Around my house are various paths of prints – mostly rabbit, but a few others. They’re my inexpensive version of a trail cam, revealing what moves around in the cover of night.
There’s something quite evocative about each track. I know the creature that left them is just going about its business. But to me, these paw prints remind me of the loneliness of this pandemic age.
Maybe I’ve just spent too much time alone in the house.
Which is why Isaiah’s prophecy today is so comforting. In chapter 60, he looks forward, guided by the Spirit, to what’s ahead for the people of God. Though in the present they’re facing a cataclysmic invasion and disintegration of their society, Isaiah sees beyond to an amazing future.
He pictures a day when the city of God, Zion, will be the central destination for all the nations of the world, drawn like iron filings to a magnet.
14 The children of your oppressors will come bowing before you;
all who despise you will bow down at your feet
and will call you the City of the Lord,
Zion of the Holy One of Israel.
15 “Although you have been forsaken and hated,
with no one traveling through,
I will make you the everlasting pride
and the joy of all generations.
It’s a healthy thing to envision the future. Just recently, I took my fledgling group of Creatives through an exercise where we storyboarded three stages of our creative process, based upon a study I led on Genesis 1 and 2. This is how I pictured my process of writing this column.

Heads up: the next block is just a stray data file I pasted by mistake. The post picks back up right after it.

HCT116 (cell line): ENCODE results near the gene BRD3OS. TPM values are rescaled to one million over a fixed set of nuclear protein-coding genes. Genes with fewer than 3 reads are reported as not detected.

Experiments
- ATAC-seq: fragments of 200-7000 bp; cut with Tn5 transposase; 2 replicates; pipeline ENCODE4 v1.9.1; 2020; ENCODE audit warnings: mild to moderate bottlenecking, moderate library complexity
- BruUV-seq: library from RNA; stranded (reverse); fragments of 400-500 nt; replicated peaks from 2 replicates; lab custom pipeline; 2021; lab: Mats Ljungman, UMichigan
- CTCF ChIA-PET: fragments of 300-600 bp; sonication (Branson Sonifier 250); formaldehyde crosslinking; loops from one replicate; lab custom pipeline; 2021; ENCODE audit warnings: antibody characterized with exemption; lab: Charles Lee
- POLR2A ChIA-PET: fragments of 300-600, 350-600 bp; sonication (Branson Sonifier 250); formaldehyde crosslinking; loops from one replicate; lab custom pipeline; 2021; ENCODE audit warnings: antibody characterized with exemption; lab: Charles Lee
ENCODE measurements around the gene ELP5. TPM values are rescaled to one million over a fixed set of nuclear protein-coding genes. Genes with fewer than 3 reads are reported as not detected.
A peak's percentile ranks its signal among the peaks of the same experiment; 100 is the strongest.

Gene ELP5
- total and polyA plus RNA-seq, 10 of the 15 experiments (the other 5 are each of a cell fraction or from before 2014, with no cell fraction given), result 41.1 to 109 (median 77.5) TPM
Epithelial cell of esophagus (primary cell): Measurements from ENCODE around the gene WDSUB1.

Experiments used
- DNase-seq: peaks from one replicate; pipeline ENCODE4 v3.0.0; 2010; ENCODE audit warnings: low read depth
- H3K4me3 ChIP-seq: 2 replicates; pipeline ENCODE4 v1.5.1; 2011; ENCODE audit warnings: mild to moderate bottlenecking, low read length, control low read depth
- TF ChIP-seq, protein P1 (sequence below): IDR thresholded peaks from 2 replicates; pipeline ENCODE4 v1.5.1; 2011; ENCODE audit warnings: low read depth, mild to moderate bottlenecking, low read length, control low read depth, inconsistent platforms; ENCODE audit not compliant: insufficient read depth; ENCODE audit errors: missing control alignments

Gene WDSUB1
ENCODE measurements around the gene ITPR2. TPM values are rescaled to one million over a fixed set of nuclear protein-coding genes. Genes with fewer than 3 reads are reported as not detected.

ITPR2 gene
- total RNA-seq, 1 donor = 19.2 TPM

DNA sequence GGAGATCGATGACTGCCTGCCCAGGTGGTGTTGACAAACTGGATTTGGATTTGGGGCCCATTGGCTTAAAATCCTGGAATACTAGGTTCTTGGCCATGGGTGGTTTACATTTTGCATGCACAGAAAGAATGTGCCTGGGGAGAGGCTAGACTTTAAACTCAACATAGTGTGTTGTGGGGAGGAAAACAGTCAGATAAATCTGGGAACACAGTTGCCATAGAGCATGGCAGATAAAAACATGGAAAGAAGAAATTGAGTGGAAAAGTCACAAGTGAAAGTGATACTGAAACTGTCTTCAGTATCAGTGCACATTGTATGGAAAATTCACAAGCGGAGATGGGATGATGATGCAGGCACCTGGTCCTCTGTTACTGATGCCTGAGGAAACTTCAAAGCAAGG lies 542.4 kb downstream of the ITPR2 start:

What I found fascinating was how we all – including myself – had a fairly small vision of the future impact of our art. We all focused on getting an audience, not the greater transformation our impact could have on that audience.
That’s why we all need passages like Isaiah 60. Yes, now, the church is fractured and quarreling within, scorned and dismissed without. A spirit of isolation is a dogged enemy right now.
But God promises to make our end a grand summing up, a coming together, a radiant core of blessing and joy. Not only for us, but for the entire world. Like the parable of the mustard seed in Mark 4:32, the kingdom of God grows until it’s so large, it draws birds into its shade.
Let’s not allow our present solitude tell us otherwise.
Cure thy children's warring madness,
bend our pride to thy control;
shame our wanton, selfish gladness,
rich in things and poor in soul.
Grant us wisdom, grant us courage,
lest we miss thy kingdom's goal,
lest we miss thy kingdom's goal.
Harry E. Fosdick (1878-1969)
Reader: How do you combat isolation? I’d love to hear about it.